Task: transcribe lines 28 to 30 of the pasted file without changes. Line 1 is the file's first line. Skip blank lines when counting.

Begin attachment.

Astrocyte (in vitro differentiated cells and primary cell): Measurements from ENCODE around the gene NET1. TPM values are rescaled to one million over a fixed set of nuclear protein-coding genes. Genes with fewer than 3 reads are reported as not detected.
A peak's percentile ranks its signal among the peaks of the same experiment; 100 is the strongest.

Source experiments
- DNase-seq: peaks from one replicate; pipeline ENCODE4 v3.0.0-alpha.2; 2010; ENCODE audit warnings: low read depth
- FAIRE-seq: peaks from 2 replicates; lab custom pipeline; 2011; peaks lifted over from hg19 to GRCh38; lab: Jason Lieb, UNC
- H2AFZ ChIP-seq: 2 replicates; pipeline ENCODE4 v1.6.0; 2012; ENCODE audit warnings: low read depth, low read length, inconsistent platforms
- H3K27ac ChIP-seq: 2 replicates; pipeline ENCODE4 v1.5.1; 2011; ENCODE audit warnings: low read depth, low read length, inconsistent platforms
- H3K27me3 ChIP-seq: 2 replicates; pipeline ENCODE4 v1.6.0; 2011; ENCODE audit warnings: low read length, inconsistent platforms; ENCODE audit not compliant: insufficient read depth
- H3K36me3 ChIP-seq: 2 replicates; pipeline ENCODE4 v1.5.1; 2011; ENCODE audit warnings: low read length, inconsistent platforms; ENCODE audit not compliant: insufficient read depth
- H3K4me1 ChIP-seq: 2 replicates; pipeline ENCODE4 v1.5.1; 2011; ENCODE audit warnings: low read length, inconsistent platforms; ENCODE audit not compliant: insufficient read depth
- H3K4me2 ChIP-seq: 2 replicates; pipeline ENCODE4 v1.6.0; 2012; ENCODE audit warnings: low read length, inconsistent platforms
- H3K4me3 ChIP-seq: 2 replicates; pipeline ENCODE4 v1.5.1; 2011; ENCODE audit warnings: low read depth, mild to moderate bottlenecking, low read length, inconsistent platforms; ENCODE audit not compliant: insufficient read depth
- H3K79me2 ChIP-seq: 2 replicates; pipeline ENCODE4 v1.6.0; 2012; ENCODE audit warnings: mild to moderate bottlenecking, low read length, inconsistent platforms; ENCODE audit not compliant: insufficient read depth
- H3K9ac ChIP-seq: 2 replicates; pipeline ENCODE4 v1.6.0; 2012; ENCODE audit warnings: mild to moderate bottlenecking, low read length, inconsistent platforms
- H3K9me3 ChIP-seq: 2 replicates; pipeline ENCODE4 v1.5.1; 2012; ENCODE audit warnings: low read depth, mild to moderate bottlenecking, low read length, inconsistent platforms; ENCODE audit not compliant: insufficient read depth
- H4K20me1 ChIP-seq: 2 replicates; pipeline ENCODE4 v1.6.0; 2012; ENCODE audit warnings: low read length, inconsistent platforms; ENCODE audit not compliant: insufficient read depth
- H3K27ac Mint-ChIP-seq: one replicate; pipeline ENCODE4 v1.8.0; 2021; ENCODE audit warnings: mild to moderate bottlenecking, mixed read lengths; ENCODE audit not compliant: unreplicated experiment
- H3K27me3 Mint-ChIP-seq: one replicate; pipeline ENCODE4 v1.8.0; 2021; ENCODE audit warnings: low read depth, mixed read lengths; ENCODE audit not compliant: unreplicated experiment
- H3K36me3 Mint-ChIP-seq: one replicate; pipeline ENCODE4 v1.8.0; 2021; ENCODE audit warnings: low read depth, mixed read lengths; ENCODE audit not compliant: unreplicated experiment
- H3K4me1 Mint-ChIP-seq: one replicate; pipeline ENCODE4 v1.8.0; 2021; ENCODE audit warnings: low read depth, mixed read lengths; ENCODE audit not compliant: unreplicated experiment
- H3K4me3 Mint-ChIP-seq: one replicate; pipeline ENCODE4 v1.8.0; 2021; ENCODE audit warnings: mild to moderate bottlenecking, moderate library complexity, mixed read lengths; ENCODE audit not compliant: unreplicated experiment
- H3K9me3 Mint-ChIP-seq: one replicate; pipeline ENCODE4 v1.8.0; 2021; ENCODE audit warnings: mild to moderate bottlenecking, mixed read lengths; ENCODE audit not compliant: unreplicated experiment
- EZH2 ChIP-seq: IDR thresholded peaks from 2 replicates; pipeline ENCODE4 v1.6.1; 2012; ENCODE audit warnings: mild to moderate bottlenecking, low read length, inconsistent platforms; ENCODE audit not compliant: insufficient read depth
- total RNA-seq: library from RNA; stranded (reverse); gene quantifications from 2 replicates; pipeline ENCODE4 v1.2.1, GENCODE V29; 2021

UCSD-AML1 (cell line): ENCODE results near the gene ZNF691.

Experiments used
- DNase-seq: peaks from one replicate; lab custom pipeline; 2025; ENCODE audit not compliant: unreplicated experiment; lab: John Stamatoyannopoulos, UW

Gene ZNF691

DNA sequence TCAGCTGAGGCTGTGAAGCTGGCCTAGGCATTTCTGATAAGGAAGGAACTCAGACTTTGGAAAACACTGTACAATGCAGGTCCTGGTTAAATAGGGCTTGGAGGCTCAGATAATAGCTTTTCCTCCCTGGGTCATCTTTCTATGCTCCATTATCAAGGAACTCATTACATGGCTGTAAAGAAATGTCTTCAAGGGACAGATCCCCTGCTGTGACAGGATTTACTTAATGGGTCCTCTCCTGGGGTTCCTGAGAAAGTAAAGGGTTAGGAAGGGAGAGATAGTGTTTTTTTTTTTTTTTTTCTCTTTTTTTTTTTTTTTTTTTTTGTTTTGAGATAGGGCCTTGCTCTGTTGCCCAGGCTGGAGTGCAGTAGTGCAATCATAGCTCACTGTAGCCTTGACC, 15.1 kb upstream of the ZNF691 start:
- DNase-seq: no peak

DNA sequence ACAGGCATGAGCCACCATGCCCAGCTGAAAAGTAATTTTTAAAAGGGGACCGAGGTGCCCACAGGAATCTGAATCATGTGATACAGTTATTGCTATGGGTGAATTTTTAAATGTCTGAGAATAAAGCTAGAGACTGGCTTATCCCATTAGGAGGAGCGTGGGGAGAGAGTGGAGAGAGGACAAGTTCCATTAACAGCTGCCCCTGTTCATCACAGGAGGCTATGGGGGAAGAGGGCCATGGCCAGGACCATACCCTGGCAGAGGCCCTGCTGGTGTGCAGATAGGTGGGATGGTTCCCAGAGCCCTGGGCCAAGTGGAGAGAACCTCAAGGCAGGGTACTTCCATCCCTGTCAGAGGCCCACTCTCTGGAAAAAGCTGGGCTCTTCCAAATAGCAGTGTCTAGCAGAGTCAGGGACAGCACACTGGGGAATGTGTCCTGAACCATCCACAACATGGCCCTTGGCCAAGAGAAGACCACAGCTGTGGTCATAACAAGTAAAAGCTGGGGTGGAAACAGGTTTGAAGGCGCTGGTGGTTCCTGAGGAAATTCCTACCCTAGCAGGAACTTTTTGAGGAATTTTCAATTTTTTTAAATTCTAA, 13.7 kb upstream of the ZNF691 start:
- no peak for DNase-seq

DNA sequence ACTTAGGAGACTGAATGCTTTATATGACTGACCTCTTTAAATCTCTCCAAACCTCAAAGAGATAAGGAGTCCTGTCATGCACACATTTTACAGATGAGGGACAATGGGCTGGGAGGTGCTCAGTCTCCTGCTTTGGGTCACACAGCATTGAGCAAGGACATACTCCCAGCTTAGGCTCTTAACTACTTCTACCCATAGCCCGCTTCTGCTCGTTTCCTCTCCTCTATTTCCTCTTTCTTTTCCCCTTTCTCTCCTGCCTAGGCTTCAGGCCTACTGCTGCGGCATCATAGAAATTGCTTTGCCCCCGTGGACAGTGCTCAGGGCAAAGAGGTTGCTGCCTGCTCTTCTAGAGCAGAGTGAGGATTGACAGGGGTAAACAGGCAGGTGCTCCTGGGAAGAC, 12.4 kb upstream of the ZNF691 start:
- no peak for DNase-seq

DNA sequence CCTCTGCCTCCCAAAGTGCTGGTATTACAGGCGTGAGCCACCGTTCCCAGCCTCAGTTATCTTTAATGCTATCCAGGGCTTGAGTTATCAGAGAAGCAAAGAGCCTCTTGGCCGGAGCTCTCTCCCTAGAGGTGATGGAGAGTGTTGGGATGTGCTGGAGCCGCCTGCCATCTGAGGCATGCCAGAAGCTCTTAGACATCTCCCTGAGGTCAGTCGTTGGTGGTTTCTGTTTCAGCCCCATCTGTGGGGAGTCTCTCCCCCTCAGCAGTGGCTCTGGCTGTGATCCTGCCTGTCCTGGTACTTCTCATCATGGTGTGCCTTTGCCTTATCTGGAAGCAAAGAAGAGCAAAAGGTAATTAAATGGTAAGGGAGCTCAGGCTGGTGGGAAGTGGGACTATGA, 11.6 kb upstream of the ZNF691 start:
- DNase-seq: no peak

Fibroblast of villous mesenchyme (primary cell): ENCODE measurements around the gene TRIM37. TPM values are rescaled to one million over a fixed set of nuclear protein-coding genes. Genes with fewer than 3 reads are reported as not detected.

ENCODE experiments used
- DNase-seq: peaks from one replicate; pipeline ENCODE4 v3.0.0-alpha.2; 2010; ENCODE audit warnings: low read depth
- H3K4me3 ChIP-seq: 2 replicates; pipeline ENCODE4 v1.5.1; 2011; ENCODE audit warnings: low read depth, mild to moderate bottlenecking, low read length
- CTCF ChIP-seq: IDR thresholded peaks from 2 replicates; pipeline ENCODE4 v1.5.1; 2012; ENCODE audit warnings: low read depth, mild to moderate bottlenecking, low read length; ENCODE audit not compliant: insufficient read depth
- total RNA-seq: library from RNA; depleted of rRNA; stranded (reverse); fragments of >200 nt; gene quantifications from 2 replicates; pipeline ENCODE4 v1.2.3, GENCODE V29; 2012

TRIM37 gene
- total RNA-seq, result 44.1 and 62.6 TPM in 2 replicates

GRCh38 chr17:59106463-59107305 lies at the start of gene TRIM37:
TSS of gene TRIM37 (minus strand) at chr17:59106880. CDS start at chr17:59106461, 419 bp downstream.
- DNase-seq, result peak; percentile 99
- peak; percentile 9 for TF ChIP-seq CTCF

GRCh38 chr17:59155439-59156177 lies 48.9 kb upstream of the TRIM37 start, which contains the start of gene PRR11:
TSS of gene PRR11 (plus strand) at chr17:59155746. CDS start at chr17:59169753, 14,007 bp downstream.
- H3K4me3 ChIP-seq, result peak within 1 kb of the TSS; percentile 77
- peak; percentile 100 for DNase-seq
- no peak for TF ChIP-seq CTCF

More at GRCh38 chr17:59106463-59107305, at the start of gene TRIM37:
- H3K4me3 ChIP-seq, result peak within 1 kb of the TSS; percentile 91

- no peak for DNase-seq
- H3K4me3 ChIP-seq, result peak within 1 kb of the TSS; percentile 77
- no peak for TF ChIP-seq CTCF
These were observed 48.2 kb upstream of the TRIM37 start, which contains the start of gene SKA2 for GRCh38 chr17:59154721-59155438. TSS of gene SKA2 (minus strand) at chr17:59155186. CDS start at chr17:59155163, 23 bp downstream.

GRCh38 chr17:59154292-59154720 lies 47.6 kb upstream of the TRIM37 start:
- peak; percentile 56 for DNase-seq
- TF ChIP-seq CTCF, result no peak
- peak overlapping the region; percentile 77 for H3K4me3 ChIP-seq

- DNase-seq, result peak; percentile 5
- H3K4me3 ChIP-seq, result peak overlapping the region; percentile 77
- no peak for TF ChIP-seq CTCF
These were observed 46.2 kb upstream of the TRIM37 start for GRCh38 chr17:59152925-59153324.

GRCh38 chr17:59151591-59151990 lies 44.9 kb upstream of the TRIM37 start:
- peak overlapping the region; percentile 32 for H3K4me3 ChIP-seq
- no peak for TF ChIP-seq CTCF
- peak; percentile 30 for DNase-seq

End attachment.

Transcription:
Gene ZNF691

DNA sequence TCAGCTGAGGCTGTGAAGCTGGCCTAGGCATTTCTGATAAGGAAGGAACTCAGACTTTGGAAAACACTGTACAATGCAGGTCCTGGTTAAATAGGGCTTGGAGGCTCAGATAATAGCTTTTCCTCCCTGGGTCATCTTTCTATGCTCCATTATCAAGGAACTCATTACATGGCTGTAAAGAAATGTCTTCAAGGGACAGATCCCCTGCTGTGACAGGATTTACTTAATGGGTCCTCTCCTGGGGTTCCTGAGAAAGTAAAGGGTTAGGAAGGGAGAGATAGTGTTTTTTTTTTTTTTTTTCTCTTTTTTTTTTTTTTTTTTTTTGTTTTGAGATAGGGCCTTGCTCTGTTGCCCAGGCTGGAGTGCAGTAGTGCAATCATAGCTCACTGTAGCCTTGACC, 15.1 kb upstream of the ZNF691 start:
- DNase-seq: no peak